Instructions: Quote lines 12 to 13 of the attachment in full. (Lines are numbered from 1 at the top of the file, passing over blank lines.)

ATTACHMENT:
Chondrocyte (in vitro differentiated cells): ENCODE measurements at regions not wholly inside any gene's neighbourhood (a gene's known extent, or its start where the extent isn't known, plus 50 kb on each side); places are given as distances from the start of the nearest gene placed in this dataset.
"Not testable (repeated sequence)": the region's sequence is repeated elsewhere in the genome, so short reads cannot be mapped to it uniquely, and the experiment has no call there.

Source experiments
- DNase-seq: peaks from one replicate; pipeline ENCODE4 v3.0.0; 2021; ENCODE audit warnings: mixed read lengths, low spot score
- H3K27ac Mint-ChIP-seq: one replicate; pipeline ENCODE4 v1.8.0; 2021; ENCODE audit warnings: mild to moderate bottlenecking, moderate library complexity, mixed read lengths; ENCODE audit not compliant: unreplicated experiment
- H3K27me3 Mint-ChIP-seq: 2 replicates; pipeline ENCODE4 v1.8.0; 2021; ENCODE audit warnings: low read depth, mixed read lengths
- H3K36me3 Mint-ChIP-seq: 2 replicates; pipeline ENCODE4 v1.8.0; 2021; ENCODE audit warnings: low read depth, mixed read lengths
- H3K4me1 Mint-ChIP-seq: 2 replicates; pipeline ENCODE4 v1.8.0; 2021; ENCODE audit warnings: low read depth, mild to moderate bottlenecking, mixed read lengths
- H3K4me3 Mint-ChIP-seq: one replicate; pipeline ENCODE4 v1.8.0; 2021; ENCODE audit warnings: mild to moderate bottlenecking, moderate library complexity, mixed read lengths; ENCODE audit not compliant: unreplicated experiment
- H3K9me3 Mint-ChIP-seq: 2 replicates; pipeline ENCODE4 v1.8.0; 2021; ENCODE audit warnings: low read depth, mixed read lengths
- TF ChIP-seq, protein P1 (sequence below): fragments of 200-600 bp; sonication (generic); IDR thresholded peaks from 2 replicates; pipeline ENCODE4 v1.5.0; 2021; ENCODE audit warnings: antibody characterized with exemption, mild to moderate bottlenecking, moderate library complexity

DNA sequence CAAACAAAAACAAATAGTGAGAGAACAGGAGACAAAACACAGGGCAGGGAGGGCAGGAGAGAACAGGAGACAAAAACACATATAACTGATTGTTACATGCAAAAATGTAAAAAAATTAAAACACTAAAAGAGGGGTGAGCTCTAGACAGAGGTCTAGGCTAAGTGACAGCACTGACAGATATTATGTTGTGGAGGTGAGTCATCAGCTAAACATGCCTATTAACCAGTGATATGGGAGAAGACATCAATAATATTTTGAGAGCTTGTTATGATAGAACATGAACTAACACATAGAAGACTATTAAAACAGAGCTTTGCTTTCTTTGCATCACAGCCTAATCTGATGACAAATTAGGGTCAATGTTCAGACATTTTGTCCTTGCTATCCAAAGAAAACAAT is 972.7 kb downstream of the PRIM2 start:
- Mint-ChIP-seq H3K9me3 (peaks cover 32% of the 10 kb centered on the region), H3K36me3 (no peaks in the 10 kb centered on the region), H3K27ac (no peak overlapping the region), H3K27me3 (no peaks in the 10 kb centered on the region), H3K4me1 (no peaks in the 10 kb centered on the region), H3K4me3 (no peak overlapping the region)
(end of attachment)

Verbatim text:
DNA sequence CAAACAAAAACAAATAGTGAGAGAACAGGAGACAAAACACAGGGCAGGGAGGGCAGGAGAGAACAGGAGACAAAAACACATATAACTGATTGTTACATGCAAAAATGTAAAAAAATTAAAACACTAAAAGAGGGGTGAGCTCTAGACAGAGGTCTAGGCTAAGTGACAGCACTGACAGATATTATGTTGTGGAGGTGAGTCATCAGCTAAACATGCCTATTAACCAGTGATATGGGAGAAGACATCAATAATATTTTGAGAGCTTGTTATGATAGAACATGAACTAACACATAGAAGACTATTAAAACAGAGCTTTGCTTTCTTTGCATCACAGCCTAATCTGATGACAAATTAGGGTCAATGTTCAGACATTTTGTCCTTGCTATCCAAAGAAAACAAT is 972.7 kb downstream of the PRIM2 start:
- Mint-ChIP-seq H3K9me3 (peaks cover 32% of the 10 kb centered on the region), H3K36me3 (no peaks in the 10 kb centered on the region), H3K27ac (no peak overlapping the region), H3K27me3 (no peaks in the 10 kb centered on the region), H3K4me1 (no peaks in the 10 kb centered on the region), H3K4me3 (no peak overlapping the region)